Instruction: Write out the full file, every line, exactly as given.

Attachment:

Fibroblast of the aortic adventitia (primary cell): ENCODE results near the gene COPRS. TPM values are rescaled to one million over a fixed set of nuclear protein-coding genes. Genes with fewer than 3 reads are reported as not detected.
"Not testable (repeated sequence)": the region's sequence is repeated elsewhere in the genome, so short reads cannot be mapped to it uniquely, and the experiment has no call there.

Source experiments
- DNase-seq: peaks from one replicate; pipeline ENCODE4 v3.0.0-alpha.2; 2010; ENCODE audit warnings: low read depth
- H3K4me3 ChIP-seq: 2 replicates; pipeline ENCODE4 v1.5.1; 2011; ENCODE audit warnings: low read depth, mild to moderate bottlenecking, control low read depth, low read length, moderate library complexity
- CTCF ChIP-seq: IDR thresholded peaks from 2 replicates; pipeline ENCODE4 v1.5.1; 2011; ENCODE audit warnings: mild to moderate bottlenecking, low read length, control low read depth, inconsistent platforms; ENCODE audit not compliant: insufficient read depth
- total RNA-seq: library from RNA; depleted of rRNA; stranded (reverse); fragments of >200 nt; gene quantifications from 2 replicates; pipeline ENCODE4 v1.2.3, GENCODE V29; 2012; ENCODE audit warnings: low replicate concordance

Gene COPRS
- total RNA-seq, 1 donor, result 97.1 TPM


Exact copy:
Fibroblast of the aortic adventitia (primary cell): ENCODE results near the gene COPRS. TPM values are rescaled to one million over a fixed set of nuclear protein-coding genes. Genes with fewer than 3 reads are reported as not detected.
"Not testable (repeated sequence)": the region's sequence is repeated elsewhere in the genome, so short reads cannot be mapped to it uniquely, and the experiment has no call there.

Source experiments
- DNase-seq: peaks from one replicate; pipeline ENCODE4 v3.0.0-alpha.2; 2010; ENCODE audit warnings: low read depth
- H3K4me3 ChIP-seq: 2 replicates; pipeline ENCODE4 v1.5.1; 2011; ENCODE audit warnings: low read depth, mild to moderate bottlenecking, control low read depth, low read length, moderate library complexity
- CTCF ChIP-seq: IDR thresholded peaks from 2 replicates; pipeline ENCODE4 v1.5.1; 2011; ENCODE audit warnings: mild to moderate bottlenecking, low read length, control low read depth, inconsistent platforms; ENCODE audit not compliant: insufficient read depth
- total RNA-seq: library from RNA; depleted of rRNA; stranded (reverse); fragments of >200 nt; gene quantifications from 2 replicates; pipeline ENCODE4 v1.2.3, GENCODE V29; 2012; ENCODE audit warnings: low replicate concordance

Gene COPRS
- total RNA-seq, 1 donor, result 97.1 TPM